Florida parents bring first challenge to bill opponents dub 'Don't Say Gay'

by Reuters
Friday, 1 April 2022 14:53 GMT

Hillsborough High School students protest a Republican-backed bill dubbed the "Don't Say Gay" that would prohibit classroom discussion of sexual orientation and gender identity, a measure Democrats denounced as being anti-LGBTQ, in Tampa, Florida, U.S., March 3, 2022. REUTERS/Octavio Jones

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The 'Don't Say Gay' bill bans classroom instruction on sexual orientation and gender identity for many young students

* Parents, students, advocacy group say law violates Constitutional rights

* They seek court order blocking enforcement

March 31 - Florida Governor Ron DeSantis and other state officials were hit with a lawsuit on Thursday challenging a recently adopted law that bans classroom instruction on sexual orientation and gender identity for many young students.

In a complaint filed Thursday in Tallahassee federal court, students, parents, a teacher and advocacy group Equality Florida called the Republican-backed law, dubbed the "don't say gay" bill by opponents, "offensive and unconstitutional" and asked the court to block its enforcement.

“Florida would deny to an entire generation that LGBTQ people exist and have equal dignity,” the plaintiffs said. “This effort to control young minds through state censorship - and to demean LGBTQ lives by denying their reality - is a grave abuse of power.”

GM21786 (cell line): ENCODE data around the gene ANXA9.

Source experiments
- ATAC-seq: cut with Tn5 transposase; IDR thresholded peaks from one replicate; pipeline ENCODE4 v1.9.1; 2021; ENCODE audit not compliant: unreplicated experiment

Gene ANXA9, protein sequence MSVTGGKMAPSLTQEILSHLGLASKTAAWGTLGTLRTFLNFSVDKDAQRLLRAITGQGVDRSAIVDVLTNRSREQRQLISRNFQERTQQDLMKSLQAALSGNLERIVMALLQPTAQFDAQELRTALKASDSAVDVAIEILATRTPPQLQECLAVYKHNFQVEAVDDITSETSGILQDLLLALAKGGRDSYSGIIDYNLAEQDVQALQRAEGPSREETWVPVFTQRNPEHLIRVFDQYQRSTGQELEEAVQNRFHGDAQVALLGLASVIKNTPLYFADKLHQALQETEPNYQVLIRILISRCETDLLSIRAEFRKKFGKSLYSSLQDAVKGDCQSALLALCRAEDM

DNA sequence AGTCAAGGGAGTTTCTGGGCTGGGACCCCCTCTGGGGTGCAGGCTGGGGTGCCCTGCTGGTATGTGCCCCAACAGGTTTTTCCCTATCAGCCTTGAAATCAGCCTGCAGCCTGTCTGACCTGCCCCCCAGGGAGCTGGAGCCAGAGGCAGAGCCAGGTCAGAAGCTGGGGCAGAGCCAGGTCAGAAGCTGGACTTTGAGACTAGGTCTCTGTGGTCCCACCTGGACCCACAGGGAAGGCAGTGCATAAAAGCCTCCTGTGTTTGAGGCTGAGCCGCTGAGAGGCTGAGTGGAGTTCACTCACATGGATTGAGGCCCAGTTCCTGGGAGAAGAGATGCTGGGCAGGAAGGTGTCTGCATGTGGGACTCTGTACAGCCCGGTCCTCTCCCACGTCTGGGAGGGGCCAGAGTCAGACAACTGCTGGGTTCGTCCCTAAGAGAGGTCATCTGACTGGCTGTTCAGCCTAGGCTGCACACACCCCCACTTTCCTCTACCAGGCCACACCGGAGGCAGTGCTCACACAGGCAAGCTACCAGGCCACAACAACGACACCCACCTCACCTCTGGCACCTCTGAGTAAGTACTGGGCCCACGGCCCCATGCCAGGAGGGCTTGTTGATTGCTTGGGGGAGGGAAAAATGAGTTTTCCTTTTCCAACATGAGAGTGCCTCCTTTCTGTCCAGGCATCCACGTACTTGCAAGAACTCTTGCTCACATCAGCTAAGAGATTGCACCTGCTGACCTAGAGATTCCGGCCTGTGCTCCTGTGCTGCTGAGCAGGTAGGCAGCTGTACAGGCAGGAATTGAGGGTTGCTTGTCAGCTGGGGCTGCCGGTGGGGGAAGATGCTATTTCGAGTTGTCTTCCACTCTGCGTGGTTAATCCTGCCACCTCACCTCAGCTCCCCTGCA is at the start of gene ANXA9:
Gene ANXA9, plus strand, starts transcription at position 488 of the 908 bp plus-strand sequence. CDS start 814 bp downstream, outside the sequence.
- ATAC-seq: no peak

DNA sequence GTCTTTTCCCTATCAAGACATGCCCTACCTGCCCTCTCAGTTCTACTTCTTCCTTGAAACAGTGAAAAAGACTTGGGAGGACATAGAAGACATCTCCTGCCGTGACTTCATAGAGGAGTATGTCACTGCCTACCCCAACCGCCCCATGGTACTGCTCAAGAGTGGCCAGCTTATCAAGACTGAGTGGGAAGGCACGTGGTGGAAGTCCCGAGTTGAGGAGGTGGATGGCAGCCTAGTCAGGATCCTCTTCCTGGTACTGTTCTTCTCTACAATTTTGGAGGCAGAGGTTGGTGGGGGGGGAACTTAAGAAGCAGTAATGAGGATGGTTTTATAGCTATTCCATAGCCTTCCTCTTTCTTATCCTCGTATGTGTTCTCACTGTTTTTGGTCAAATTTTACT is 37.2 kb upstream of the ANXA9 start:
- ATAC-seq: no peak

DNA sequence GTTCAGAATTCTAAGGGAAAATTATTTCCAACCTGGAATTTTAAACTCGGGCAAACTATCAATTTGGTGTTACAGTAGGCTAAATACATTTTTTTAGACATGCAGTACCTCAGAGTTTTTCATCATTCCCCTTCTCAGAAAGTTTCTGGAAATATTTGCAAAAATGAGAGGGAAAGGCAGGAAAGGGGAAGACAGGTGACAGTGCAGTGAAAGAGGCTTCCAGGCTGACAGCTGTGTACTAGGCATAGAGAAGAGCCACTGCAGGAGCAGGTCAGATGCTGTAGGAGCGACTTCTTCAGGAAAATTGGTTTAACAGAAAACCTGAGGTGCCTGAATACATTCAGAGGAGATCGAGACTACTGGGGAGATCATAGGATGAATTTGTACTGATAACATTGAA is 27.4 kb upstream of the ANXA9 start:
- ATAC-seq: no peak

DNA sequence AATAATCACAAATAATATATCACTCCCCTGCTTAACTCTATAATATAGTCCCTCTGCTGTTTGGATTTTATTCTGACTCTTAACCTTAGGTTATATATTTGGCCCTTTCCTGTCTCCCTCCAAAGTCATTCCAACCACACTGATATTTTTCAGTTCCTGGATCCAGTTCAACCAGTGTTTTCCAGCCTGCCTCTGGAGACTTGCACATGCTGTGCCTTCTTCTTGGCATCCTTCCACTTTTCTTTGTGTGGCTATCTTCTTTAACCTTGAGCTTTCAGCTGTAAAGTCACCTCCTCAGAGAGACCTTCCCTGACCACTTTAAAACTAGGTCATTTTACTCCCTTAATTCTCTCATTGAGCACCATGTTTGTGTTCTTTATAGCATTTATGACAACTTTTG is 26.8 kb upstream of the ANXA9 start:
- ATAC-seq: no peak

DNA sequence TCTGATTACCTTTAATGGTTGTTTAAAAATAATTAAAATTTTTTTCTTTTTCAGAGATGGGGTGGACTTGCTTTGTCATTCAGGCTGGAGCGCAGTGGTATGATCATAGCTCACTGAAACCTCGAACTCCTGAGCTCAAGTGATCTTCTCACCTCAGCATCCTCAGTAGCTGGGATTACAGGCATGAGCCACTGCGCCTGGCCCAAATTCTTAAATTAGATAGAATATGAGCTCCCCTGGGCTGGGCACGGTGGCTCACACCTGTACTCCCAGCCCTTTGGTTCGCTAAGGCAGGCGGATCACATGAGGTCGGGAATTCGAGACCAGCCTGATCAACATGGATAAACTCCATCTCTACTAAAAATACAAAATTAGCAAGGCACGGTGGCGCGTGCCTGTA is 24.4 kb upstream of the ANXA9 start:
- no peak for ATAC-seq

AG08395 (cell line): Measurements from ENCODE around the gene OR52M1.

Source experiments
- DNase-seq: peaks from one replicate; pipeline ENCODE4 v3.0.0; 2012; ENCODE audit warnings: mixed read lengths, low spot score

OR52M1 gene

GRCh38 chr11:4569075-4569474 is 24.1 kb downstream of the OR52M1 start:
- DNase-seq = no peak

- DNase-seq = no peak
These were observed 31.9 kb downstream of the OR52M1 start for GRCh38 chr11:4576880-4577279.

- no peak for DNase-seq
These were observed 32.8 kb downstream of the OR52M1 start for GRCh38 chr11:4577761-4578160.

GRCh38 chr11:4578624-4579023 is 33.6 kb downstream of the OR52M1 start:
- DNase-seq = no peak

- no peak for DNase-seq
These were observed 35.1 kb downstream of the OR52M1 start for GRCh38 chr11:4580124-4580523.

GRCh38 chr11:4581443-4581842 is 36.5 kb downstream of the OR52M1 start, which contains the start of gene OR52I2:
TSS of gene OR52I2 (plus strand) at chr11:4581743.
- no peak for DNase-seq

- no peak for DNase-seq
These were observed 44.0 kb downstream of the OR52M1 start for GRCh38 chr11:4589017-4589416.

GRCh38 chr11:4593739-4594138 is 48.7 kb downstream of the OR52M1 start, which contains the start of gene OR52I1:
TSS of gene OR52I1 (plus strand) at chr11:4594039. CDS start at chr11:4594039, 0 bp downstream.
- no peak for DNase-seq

“This calculated, politically motivated, virtue-signaling lawsuit is meritless, and we will defend the legality of parents to protect their young children from sexual content in Florida public schools,” said Taryn Fenske, a spokeswoman for DeSantis.

The bill was signed by DeSantis here on Tuesday and is set to take effect in July. It bars classroom instruction on sexual orientation or gender identity for children in kindergarten through third grade, or from about ages 5-9, in public schools.

It also prohibits such teaching that “is not age appropriate or developmentally appropriate” for students in other grades. Parents will be allowed to sue school districts they believe to be in violation.

The plaintiffs in the lawsuit said the law runs afoul of students’ First Amendment right to receive information and ideas. They also said the law is unconstitutionally vague, failing to define what discussion is and is not allowed in schools, and that it will have the effect of discriminating against lesbian, gay, bisexual, transgender and queer (LGBTQ) students.

“Presented with vague prohibitions under the threat of litigation, schools and educators will be chilled from discussing or even referencing LGBTQ people, and LGBTQ students will be stigmatized, ostracized and denied the educational opportunities that their non-LGBTQ peers receive,” the complaint said.

DeSantis, who is seeking reelection this year and is widely expected to be a candidate for president in 2024, has joined other Republicans nationwide in calling for parents to have more control of what young children learn in school. The new law has drawn harsh criticism, including from Democratic President Joe Biden, who has called it “hateful.”

This article has been updated with a comment from Gov. DeSantis’ office.

(Reporting by Brendan Pierson)

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